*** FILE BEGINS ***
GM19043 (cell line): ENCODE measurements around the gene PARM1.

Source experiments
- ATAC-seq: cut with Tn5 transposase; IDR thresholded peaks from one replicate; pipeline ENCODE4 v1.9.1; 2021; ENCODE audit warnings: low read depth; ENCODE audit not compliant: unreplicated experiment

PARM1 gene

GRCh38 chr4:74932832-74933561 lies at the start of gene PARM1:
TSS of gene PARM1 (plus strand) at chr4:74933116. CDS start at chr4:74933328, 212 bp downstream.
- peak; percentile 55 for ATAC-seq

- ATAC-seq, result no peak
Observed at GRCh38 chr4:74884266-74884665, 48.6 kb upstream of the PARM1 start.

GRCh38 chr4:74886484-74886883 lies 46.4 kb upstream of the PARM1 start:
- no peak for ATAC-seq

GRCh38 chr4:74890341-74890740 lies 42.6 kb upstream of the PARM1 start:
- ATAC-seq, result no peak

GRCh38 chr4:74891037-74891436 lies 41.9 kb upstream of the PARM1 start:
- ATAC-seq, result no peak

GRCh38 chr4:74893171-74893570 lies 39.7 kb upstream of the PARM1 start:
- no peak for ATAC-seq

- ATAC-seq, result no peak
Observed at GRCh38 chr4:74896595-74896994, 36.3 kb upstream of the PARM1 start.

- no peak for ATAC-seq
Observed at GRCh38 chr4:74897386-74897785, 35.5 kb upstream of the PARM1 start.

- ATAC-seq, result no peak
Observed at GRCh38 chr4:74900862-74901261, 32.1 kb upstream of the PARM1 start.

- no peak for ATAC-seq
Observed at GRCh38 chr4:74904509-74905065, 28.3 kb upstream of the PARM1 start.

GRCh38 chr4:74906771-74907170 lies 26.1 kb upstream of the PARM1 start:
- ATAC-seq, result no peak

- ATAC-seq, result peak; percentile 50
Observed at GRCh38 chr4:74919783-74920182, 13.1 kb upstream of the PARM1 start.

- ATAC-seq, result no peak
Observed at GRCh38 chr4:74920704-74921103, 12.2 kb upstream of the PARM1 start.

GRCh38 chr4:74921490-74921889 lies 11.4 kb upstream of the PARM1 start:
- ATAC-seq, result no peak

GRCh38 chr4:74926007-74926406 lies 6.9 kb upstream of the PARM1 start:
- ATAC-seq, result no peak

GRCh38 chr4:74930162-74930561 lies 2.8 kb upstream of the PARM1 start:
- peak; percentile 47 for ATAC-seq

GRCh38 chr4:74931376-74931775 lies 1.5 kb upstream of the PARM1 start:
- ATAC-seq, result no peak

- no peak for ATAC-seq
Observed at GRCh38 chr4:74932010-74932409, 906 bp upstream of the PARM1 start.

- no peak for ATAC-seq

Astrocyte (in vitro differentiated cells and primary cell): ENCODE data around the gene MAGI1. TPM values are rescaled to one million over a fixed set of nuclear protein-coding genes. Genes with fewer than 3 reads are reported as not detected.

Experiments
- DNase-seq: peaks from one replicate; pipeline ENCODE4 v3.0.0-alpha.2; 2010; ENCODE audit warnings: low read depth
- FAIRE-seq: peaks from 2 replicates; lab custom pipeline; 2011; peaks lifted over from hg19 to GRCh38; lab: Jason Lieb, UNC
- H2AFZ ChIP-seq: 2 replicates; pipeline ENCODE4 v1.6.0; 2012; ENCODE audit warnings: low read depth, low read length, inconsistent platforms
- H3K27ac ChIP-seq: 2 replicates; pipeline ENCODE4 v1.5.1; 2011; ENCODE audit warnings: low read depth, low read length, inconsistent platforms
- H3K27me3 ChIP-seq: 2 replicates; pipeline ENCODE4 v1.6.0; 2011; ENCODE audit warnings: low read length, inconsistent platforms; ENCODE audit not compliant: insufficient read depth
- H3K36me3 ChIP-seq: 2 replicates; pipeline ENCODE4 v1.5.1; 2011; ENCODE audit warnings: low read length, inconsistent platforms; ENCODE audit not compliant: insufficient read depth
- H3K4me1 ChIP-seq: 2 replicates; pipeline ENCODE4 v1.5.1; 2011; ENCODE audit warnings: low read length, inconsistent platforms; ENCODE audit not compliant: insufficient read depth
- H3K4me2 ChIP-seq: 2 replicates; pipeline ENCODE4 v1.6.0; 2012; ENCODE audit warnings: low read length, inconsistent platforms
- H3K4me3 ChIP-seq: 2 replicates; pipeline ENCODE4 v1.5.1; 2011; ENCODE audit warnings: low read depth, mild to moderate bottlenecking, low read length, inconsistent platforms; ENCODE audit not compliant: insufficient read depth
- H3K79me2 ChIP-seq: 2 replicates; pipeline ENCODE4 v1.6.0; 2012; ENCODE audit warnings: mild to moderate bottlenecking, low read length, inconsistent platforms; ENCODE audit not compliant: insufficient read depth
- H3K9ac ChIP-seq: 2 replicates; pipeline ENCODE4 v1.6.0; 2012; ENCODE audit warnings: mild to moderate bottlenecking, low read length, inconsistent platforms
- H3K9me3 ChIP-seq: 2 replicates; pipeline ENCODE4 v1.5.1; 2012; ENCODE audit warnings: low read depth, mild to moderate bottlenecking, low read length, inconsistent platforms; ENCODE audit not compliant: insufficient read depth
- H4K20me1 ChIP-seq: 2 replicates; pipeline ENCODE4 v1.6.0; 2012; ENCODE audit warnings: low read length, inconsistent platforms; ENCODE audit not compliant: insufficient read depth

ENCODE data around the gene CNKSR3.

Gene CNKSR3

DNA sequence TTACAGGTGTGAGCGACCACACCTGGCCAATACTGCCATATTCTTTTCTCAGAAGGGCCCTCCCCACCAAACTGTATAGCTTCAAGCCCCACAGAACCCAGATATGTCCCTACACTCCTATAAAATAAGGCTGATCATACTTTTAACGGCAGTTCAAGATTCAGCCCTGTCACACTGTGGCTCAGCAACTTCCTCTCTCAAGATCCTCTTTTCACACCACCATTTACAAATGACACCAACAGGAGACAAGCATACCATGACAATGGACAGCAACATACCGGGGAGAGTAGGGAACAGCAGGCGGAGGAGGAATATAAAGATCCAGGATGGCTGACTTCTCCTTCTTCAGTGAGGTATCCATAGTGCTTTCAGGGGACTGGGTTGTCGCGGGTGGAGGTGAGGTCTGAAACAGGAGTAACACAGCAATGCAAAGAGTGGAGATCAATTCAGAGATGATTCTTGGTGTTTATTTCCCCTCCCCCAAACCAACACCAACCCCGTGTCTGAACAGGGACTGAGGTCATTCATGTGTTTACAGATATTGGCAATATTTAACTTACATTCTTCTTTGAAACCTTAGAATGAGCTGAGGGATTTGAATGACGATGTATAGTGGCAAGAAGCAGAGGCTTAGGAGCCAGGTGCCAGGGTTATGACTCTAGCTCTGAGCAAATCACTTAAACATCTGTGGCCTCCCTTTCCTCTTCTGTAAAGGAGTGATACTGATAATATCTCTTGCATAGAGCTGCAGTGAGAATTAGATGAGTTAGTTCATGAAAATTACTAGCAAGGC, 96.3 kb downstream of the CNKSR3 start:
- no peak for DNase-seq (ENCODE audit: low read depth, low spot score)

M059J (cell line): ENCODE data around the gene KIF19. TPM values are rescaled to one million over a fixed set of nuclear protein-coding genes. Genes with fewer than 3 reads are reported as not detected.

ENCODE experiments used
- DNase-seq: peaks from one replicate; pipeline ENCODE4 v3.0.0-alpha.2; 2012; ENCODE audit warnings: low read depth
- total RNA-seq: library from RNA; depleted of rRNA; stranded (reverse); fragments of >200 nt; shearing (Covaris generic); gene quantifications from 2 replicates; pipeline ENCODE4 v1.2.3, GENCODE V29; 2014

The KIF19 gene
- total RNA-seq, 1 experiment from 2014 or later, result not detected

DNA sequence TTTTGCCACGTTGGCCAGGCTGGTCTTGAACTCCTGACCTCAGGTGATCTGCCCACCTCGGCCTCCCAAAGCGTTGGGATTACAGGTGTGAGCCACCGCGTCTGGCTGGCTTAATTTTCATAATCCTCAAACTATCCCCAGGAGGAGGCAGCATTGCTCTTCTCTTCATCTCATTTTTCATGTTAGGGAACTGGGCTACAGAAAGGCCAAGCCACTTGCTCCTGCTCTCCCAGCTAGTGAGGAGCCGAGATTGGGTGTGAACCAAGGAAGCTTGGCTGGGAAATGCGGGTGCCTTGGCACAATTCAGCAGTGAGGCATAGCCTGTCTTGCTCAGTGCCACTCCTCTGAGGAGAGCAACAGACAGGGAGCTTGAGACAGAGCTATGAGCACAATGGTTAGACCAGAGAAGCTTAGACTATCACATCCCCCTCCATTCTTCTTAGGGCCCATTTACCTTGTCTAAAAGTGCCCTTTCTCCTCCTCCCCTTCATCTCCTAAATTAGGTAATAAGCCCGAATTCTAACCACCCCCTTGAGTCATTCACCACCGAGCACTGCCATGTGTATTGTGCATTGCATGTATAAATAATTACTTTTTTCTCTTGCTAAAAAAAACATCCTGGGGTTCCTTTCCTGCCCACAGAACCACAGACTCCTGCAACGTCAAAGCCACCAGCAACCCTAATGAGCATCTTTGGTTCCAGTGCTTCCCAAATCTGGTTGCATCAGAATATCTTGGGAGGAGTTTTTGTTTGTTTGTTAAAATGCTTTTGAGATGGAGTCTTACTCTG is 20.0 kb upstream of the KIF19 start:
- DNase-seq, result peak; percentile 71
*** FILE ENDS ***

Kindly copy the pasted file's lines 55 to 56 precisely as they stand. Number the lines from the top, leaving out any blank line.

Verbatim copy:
- H3K9ac ChIP-seq: 2 replicates; pipeline ENCODE4 v1.6.0; 2012; ENCODE audit warnings: mild to moderate bottlenecking, low read length, inconsistent platforms
- H3K9me3 ChIP-seq: 2 replicates; pipeline ENCODE4 v1.5.1; 2012; ENCODE audit warnings: low read depth, mild to moderate bottlenecking, low read length, inconsistent platforms; ENCODE audit not compliant: insufficient read depth